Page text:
Investors Flee Bubbly Valuations, Seek Value: TrimTabs

TrimTabs says a massive rotation out of growth and into value over the past month spells opportunity for traders

TrimTabs says there's a rotation under way from growth to value. TrimTabs says there's a rotation under way from growth to value.

Investors over the past month have massively shifted from growth to value stocks, potentially creating a trading opportunity for stock pickers sifting through the recent carnage, investment research firm TrimTabs says.

The Sausalito, Calif., firm, which tracks stock market liquidity, including mutual fund and exchange-traded fund flows, announced Monday that growth ETFs have redeemed $5.6 billion, nearly 5% of assets, while value-oriented ETFs have issued $3.9 billion, close to 3% of assets.

The sector rotation marks a “huge” change in trend, according to TrimTabs CEO David Santschi, who told ThinkAdvisor, “We think investors are starting to re-evaluate the prospects of the higher growth companies, particularly cloud computing, social media and biotech companies.”

While acknowledging that one can only speculate as to what is motivating investors, Santschi says a three-step process seems to be occurring, and he has a high degree of confidence based on historical patterns on the first two steps:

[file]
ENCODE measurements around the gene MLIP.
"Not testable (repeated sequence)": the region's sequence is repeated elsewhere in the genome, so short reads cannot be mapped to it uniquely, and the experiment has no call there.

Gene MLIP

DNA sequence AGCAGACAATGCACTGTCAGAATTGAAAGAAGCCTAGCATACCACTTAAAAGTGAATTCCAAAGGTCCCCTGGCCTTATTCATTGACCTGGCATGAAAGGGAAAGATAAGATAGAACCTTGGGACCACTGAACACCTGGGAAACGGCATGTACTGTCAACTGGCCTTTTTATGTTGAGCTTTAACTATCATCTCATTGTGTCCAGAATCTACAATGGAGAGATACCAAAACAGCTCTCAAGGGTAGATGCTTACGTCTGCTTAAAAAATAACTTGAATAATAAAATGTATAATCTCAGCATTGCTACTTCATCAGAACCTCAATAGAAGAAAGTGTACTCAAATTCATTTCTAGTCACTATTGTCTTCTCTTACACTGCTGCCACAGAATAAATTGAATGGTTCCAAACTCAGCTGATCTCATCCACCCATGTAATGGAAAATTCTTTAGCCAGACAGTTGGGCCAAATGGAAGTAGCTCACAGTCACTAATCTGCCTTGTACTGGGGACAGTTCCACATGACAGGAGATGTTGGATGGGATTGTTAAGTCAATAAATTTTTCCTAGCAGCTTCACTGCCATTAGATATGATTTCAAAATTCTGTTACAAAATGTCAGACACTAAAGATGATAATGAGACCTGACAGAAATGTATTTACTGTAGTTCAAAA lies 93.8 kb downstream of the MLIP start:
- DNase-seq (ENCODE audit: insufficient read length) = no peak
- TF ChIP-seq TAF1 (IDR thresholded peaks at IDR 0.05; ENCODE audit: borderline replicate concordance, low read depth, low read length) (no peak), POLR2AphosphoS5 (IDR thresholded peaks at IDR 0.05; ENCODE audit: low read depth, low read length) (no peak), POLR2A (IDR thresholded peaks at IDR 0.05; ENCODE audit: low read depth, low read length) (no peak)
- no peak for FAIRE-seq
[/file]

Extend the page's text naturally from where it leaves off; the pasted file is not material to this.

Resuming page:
“It really started before tax day on April 15,” he says of the first step. “We expected a selloff before tax day and that’s exactly what happened. People were selling before tax day to pay taxes… The market’s generally weak in the days before tax day.

“But the selling continued — perhaps because of poor performance of these IPOs in these [cloud computing, social media and biotech] sectors and Fed tapering,” says Santschi, who regards the persistent selloff as the second step in the massive roations, and as a significant departure from investor sentiment over the past year, which heavily favored growth over value. 

“[IPO] deals with weak pricing and poor performance have caused people to re-evaluate valuations and start looking harder at this stuff,” he adds, speculating that investor re-evaluation of growth is the third step in the massive rotation now under way.

Santschi says that investors are seeking perceived safety: “In the tech space, that’s things like Microsoft (MSFT), Oracle (ORCL), Cisco (CSCO); in non-tech, that’s Exxon Mobil (XOM), Procter & Gamble (PG) and utilities of various kinds.”

In contrast, the stocks of social media companies like Twitter (TWTR) and LinkedIn (LNKD) have had a rough spring.

While Santschi is adamant that such companies are “bubbly,” he is actually quite bullish on the market, most especially about prospects for solid growth companies dumped along with the wobbly ones.

But he emphasizes that TrimTabs’ bullishness is not because the Bay Area firm thinks the market is cheap — to the contrary, Santschi says it’s overvalued — but rather because the liquidity factors the firm tracks are bullish for the short and intermediate terms.

“We’re traders, not investors,” he says, adding that money flows, sentiment and supply-and-demand factors such as corporate buybacks of shares are very bullish.